A language of Kenya

Alternate Names
Maa, Masai

842,000 (2009 census), increasing. Total users in all countries: 1,455,000.


Kajiado and Narok counties; Kiambu county enclave west of Nairobi; another enclave north of Nairobi in Laikipia county; small border area, Taita-Taveta county.

Language Maps
Language Status

5 (Developing).


Kaputiei, Keekonyokie, Matapo, Laitokitok, Iloodokilani, Damat, Purko, Loitai, Siria, Moitanik (Wuasinkishu), Kore, Arusa (Arusha), Parakuyo (Baraguyu, Ilparakuyo, Kwavi), Kisonko. Arusha is distinct from Bantu Chaga-related variety. Reportedly Arusha, who are pastoralists, dress like Maasai and speak a Maasai-related variety; whereas, agriculturalists intermarry with the Chaga. Other sources say the Arusha originally spoke a Bantu language. Lexical similarity: 82%–86% between Kenya and Tanzania dialects. Purko has 91%–96% lexical similarity with other Kenya dialects, 82% with Baraguyu, 86% with Arusa, 77%–89% with Samburu [saq], 82%–89% with Chamus [saq], 60% with Ngasa [nsg] (Ongamo).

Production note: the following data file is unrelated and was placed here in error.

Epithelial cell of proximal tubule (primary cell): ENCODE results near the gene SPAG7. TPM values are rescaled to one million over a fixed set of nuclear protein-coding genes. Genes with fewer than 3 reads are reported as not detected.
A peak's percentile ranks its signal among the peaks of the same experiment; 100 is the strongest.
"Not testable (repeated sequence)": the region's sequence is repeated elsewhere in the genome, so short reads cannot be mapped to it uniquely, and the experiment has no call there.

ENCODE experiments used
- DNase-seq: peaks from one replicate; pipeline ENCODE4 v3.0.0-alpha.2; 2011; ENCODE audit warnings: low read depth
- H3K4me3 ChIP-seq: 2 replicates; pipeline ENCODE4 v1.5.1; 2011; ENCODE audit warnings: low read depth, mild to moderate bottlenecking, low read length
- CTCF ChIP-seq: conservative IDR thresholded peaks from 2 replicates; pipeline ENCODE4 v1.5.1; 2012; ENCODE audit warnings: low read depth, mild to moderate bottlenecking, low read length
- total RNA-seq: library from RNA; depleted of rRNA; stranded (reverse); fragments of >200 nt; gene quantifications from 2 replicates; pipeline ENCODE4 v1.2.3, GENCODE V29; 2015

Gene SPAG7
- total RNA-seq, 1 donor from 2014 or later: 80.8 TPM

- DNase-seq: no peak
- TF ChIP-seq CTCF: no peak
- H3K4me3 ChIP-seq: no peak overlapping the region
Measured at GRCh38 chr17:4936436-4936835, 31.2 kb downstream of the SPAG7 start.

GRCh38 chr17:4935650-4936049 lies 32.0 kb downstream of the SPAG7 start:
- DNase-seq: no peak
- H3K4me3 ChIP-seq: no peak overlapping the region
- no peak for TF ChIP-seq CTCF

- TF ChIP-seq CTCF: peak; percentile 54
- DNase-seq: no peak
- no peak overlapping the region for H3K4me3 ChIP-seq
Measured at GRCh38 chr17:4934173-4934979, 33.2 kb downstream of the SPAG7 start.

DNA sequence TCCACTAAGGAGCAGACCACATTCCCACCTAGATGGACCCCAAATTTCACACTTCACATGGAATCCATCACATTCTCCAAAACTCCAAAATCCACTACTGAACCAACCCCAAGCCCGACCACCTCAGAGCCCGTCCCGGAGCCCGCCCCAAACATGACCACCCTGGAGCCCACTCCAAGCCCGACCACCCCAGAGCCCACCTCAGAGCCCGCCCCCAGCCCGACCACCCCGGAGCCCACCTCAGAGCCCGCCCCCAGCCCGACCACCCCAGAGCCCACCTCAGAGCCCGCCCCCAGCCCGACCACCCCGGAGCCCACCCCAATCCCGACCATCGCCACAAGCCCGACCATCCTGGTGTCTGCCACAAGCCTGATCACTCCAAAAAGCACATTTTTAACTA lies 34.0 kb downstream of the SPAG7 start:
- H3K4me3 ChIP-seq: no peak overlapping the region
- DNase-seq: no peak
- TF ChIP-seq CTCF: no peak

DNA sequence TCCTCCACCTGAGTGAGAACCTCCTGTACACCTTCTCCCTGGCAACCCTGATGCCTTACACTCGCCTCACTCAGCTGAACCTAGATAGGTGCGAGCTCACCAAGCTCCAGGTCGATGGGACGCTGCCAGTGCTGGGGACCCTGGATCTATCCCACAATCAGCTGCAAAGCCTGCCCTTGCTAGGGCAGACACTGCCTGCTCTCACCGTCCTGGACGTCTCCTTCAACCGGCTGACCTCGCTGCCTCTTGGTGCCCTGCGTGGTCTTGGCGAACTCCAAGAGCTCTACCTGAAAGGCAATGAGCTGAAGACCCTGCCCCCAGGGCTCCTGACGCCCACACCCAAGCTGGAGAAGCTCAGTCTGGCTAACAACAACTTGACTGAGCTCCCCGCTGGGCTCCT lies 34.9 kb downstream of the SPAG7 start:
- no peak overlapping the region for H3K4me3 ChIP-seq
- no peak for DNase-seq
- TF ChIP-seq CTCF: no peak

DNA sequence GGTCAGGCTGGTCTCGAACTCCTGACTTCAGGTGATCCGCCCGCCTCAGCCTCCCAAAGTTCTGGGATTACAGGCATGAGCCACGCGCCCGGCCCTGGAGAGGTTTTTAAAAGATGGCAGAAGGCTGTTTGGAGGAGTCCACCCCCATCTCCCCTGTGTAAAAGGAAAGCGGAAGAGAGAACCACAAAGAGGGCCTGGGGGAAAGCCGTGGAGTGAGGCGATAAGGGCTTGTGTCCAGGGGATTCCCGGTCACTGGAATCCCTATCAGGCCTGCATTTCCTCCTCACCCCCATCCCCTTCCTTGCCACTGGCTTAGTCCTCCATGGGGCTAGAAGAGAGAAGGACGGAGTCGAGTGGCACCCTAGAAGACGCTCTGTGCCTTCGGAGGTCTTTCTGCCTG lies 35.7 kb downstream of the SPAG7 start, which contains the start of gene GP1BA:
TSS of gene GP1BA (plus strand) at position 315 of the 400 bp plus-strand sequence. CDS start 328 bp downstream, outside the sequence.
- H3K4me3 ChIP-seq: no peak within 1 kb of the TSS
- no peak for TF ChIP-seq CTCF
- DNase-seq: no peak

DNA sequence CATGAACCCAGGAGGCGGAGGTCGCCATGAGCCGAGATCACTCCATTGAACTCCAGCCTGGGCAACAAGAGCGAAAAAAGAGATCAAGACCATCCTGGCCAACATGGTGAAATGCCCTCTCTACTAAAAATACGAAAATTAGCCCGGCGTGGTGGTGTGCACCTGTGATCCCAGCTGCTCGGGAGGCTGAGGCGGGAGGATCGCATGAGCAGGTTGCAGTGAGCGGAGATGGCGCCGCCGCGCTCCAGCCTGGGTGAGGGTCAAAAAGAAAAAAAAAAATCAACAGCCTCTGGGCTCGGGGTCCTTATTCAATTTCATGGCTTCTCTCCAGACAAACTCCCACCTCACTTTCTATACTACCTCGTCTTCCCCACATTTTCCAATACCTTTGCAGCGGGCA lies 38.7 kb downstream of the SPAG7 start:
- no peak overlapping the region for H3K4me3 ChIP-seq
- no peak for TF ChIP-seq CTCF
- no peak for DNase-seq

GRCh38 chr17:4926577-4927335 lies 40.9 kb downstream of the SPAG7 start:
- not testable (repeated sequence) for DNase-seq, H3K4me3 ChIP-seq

Language Use

The Kore dialect now speak Somali [som] as L1. Home, community. All ages. Positive attitudes. Also use English [eng], Swahili [swh]. Used as L2 by Omotik [omt].

Language Development
Literacy rate in L1: 10%. Literacy rate in L2: 30%. Taught in primary schools. Literature. Radio. Dictionary. Grammar. Texts. Bible: 1991.

Latin script [Latn].

Other Comments

Seminomadic. Purko is the largest dialect in Kenya and centrally located. Traditional religion, Christian.

Also spoken in:

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